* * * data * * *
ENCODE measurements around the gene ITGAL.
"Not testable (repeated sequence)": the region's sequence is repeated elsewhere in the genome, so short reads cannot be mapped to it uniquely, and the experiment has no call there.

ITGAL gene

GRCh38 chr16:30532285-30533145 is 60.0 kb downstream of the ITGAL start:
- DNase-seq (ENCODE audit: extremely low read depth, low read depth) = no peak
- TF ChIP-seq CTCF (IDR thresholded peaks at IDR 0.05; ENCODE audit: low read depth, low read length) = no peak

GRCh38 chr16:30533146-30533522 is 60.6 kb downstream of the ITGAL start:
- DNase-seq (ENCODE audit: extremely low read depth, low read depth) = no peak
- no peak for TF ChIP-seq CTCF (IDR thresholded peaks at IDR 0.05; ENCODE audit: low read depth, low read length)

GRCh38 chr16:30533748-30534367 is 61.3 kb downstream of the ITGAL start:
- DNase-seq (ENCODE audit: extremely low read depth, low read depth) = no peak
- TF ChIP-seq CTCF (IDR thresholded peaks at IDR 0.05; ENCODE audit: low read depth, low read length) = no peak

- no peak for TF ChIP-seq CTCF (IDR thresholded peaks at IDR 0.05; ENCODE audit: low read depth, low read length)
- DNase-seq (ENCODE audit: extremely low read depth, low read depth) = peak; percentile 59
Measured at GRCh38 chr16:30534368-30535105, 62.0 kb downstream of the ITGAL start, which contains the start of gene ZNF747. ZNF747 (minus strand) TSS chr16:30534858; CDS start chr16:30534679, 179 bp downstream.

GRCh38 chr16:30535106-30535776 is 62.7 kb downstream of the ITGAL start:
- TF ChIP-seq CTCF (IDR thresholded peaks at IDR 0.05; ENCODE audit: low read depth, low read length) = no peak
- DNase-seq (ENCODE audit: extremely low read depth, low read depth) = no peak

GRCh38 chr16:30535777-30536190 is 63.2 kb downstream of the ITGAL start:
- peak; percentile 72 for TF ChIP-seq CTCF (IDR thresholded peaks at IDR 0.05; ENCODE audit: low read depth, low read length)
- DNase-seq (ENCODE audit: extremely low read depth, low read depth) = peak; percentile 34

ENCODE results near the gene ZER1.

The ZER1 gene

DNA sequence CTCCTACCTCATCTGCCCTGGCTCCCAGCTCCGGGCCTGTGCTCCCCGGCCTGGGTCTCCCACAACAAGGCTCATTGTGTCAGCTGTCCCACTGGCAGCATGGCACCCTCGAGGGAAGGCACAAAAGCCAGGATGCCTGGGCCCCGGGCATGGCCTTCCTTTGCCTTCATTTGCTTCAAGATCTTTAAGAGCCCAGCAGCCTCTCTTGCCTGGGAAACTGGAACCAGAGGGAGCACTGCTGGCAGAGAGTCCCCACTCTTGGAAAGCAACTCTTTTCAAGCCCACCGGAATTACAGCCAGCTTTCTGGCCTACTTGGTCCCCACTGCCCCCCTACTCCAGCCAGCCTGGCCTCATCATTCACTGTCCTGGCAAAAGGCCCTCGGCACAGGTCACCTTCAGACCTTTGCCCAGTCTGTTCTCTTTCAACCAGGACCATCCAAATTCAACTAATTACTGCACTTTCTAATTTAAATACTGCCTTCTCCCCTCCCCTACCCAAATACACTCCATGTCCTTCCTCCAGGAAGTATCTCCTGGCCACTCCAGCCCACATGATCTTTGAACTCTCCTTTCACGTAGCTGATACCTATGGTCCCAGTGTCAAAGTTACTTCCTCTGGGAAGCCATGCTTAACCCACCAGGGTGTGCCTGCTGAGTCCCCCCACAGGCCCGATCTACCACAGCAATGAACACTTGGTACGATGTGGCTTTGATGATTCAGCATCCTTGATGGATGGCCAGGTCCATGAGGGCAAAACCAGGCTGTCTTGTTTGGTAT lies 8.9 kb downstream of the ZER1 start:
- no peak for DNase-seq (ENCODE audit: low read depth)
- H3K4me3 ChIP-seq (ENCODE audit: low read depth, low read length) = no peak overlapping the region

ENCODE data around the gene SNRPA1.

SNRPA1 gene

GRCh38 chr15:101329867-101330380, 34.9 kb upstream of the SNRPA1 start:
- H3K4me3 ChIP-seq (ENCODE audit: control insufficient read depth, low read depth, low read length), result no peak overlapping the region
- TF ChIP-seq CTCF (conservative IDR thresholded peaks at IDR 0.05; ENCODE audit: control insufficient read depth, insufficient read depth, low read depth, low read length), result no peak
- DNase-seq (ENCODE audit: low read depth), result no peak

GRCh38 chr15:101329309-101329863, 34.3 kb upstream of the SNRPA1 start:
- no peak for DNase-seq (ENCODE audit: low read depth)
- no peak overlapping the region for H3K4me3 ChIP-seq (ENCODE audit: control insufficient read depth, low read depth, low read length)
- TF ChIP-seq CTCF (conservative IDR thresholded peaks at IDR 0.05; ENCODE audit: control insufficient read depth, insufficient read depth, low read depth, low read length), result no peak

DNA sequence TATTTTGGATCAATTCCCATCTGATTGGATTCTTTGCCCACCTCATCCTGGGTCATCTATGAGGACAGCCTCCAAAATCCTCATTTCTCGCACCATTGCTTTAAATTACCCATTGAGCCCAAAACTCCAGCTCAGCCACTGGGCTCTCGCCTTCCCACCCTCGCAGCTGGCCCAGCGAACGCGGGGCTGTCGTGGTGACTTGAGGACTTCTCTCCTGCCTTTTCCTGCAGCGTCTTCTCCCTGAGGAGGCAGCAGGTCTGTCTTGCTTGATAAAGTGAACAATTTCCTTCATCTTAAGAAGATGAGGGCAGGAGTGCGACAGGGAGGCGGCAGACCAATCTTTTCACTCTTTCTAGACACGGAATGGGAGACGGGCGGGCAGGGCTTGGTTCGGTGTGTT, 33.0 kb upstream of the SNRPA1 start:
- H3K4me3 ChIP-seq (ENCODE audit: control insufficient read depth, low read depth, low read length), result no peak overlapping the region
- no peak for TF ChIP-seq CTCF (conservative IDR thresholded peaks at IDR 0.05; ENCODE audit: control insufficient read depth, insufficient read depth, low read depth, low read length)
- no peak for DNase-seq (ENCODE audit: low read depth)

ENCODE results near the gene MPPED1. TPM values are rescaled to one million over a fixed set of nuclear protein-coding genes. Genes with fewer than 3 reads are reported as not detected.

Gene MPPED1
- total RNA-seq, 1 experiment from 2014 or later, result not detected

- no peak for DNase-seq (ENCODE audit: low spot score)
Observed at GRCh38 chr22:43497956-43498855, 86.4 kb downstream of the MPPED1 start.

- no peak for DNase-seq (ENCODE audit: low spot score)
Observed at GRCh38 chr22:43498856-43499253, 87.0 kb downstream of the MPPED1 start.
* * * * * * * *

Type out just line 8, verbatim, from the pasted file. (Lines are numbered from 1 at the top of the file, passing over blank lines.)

- DNase-seq (ENCODE audit: extremely low read depth, low read depth) = no peak